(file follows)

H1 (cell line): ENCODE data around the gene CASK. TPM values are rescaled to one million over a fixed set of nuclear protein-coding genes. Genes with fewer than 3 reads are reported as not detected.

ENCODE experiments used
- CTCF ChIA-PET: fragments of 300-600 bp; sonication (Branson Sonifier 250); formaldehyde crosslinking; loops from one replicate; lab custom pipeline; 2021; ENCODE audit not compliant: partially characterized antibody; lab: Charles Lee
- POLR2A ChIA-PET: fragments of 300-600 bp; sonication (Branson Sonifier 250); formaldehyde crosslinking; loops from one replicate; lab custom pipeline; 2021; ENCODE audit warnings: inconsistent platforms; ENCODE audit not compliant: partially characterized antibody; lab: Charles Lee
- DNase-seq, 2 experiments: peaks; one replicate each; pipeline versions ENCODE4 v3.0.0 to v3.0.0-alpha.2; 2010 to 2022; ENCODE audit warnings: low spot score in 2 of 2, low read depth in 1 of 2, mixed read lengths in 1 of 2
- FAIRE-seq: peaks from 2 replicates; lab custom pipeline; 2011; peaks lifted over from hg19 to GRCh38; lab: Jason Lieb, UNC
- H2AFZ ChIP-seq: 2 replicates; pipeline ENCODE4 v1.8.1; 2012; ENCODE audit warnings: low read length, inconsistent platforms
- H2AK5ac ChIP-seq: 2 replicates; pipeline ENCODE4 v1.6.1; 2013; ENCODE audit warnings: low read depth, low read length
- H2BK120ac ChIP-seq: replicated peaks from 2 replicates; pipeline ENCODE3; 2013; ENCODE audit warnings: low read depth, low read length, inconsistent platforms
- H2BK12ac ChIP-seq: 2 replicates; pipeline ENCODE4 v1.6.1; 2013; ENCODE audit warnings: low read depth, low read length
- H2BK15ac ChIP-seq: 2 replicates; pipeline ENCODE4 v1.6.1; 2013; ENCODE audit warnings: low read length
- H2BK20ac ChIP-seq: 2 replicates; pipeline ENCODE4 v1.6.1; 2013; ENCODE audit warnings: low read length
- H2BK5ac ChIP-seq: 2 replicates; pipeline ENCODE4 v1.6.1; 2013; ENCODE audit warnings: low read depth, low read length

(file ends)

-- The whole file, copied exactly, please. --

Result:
H1 (cell line): ENCODE data around the gene CASK. TPM values are rescaled to one million over a fixed set of nuclear protein-coding genes. Genes with fewer than 3 reads are reported as not detected.

ENCODE experiments used
- CTCF ChIA-PET: fragments of 300-600 bp; sonication (Branson Sonifier 250); formaldehyde crosslinking; loops from one replicate; lab custom pipeline; 2021; ENCODE audit not compliant: partially characterized antibody; lab: Charles Lee
- POLR2A ChIA-PET: fragments of 300-600 bp; sonication (Branson Sonifier 250); formaldehyde crosslinking; loops from one replicate; lab custom pipeline; 2021; ENCODE audit warnings: inconsistent platforms; ENCODE audit not compliant: partially characterized antibody; lab: Charles Lee
- DNase-seq, 2 experiments: peaks; one replicate each; pipeline versions ENCODE4 v3.0.0 to v3.0.0-alpha.2; 2010 to 2022; ENCODE audit warnings: low spot score in 2 of 2, low read depth in 1 of 2, mixed read lengths in 1 of 2
- FAIRE-seq: peaks from 2 replicates; lab custom pipeline; 2011; peaks lifted over from hg19 to GRCh38; lab: Jason Lieb, UNC
- H2AFZ ChIP-seq: 2 replicates; pipeline ENCODE4 v1.8.1; 2012; ENCODE audit warnings: low read length, inconsistent platforms
- H2AK5ac ChIP-seq: 2 replicates; pipeline ENCODE4 v1.6.1; 2013; ENCODE audit warnings: low read depth, low read length
- H2BK120ac ChIP-seq: replicated peaks from 2 replicates; pipeline ENCODE3; 2013; ENCODE audit warnings: low read depth, low read length, inconsistent platforms
- H2BK12ac ChIP-seq: 2 replicates; pipeline ENCODE4 v1.6.1; 2013; ENCODE audit warnings: low read depth, low read length
- H2BK15ac ChIP-seq: 2 replicates; pipeline ENCODE4 v1.6.1; 2013; ENCODE audit warnings: low read length
- H2BK20ac ChIP-seq: 2 replicates; pipeline ENCODE4 v1.6.1; 2013; ENCODE audit warnings: low read length
- H2BK5ac ChIP-seq: 2 replicates; pipeline ENCODE4 v1.6.1; 2013; ENCODE audit warnings: low read depth, low read length